So a little bit of time spent planning and organizing your report and dashboard folders will help your users find and utilize the information they need to run the business. And after all, isn’t that why your company bought Salesforce.com in the first place?
Share your ideas!
Do you have tips and tricks for managing reports and dashboards? Please share your thoughts in the comments section!
Table 1: Report and Dashboard Permissions
|Create and Customize Dashboards||Create, edit, and delete dashboards in My Personal Dashboards folder. Create dashboards and save into any shared folder if sharing rights allow.|
|Create and Customize Reports||Create, edit, and delete reports in My Personal Custom Reports folder. Create reports and save into any shared folder if sharing rights allow.|
|Create Dashboard Folders||Create dashboard folders and manage them if sharing rights allow.|
|Create Report Folders||Create report folders and manage them if sharing rights allow.|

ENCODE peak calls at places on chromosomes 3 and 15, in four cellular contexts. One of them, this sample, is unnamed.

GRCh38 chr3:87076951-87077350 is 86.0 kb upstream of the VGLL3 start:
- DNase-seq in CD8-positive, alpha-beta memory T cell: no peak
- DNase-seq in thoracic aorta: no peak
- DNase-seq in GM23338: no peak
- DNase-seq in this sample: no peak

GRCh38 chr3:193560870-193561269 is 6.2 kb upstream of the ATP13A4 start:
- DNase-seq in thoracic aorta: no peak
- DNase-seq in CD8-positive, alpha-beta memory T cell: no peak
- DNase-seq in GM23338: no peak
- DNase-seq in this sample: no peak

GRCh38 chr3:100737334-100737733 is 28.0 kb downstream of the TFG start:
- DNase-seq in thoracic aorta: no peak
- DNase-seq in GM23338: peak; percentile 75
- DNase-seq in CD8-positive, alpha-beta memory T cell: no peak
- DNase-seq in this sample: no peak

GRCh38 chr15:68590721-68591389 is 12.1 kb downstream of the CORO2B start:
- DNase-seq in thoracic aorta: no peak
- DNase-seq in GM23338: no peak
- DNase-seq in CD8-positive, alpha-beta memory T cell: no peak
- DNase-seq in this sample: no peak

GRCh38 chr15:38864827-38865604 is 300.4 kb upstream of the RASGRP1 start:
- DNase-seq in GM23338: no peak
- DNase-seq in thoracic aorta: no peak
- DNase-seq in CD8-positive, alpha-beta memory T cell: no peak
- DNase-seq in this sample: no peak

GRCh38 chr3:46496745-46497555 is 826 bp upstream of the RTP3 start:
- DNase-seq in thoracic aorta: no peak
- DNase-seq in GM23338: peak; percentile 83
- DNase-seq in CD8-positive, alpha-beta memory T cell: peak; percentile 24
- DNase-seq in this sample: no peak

|Edit My Dashboards||Edit, move, save, and delete dashboards you created in shared folders.|
|Edit My Reports||Edit, move, save, and delete reports you created in shared folders.|
|Manage Dashboards in Public Folders||Create, edit, delete dashboards, and manage their sharing in all public dashboard folders, which does not include others’ personal folders. This permission allows users to edit and share dashboards in all folders, including hidden folders. They also get these permissions:
|Manage Reports in Public Folders||Create, edit, delete reports, and manage their sharing in all public report folders, which does not include others’ personal folders. This permission allows users to edit and share reports in all folders, including hidden folders. They also get these permissions:
|View Dashboards in Public Folders||View dashboards in public dashboard folders, which does not include others’ personal folders.|
|View Reports in Public||Folders View reports in public report folders, which does not include others’ personal folders.|